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Wednesday, November 17, 2010

Housing Starts decline in October

by Calculated Risk on 11/17/2010 08:30:00 AM

Total Housing Starts and Single Family Housing Starts Click on graph for larger image in new window.

Total housing starts were at 519 thousand (SAAR) in October, down 11.7% from the revised September rate of 588 thousand, and just up 9% from the all time record low in April 2009 of 477 thousand (the lowest level since the Census Bureau began tracking housing starts in 1959).

Most of the decline this month was due to multi-family starts (after two strong months).

Single-family starts decreased 1.1% to 436 thousand in October. This is 21% above the record low in January 2009 (360 thousand).

Total Housing Starts and Single Family Housing StartsThe second graph shows total and single unit starts since 1968. This shows the huge collapse following the housing bubble, and that housing starts have mostly been moving sideways for almost two years - with a slight up and down over the last six months due to the home buyer tax credit.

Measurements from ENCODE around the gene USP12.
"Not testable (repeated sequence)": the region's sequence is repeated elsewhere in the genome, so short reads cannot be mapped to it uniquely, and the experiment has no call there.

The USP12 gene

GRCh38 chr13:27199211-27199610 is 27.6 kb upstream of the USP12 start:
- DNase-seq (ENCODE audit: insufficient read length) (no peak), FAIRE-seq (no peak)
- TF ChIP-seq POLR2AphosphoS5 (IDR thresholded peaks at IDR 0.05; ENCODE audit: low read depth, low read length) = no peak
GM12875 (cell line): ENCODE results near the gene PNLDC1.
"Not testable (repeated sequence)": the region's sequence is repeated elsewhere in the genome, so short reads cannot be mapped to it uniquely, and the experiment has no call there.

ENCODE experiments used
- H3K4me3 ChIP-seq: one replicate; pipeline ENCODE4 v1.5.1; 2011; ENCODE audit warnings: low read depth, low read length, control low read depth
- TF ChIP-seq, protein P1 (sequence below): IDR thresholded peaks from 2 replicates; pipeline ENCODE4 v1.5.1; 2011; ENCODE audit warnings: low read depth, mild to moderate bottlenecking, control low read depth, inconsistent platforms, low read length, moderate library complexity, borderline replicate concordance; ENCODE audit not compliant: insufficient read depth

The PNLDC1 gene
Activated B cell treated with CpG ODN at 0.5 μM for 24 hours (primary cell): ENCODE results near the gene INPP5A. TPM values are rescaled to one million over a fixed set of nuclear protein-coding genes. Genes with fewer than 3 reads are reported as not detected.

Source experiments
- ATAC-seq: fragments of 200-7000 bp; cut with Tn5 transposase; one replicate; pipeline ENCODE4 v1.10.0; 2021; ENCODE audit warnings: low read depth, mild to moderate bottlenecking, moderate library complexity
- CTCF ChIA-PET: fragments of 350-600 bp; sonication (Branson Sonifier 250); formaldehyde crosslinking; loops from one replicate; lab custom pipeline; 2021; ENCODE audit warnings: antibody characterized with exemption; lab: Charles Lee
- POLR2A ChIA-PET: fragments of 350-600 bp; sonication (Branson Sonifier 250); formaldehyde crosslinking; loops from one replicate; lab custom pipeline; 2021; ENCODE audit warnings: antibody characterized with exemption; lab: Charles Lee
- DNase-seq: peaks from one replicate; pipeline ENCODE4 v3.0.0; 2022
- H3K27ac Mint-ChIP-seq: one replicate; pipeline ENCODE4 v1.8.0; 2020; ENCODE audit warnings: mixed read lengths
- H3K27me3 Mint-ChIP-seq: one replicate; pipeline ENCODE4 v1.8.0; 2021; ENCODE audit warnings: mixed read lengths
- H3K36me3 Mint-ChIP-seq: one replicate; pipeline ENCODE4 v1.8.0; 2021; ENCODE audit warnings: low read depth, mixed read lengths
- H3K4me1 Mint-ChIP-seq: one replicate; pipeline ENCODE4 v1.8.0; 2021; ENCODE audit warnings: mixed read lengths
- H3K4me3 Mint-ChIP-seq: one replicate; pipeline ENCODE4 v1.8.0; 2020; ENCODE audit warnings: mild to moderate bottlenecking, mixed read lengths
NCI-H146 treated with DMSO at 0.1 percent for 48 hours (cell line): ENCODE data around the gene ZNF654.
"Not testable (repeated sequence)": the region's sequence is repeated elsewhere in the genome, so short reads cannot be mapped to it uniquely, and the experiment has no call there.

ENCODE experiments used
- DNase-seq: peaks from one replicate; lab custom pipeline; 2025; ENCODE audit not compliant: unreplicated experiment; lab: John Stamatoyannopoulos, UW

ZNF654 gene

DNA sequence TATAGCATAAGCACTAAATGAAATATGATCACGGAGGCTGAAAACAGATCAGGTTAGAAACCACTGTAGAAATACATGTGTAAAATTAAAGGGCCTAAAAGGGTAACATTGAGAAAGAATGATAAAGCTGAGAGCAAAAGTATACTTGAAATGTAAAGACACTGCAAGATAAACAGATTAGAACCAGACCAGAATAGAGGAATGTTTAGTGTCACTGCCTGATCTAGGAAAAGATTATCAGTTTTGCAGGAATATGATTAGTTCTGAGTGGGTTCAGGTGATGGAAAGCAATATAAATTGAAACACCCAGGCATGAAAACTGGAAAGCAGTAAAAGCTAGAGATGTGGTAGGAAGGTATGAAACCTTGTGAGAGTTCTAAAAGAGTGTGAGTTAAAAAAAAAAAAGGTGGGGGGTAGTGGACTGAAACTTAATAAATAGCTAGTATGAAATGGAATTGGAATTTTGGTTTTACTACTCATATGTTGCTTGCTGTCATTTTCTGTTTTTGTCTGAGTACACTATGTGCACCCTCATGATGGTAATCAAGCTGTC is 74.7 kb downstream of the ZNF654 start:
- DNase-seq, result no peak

Here is the Census Bureau report on housing Permits, Starts and Completions.

Housing Starts:
Privately-owned housing starts in October were at a seasonally adjusted annual rate of 519,000. This is 11.7 percent (±8.6%) below the revised September estimate of 588,000 and is 1.9 percent (±9.6%)* below the October 2009 rate of 529,000.

Single-family housing starts in October were at a rate of 436,000; this is 1.1 percent (±8.6%)* below the revised September figure of 441,000.

Building Permits:
Privately-owned housing units authorized by building permits in October were at a seasonally adjusted annual rate of 550,000. This is 0.5 percent (±3.0%)* above the revised September rate of 547,000, but is 4.5 percent (±3.1%) below the October 2009 estimate of 576,000.

Single-family authorizations in October were at a rate of 406,000; this is 1.0 percent (±1.3%)* above the revised September figure of 402,000.
This was below expectations of 590 thousand starts, mostly because of the volatile multi-family starts. Starts will stay low until the excess inventory of existing homes is absorbed.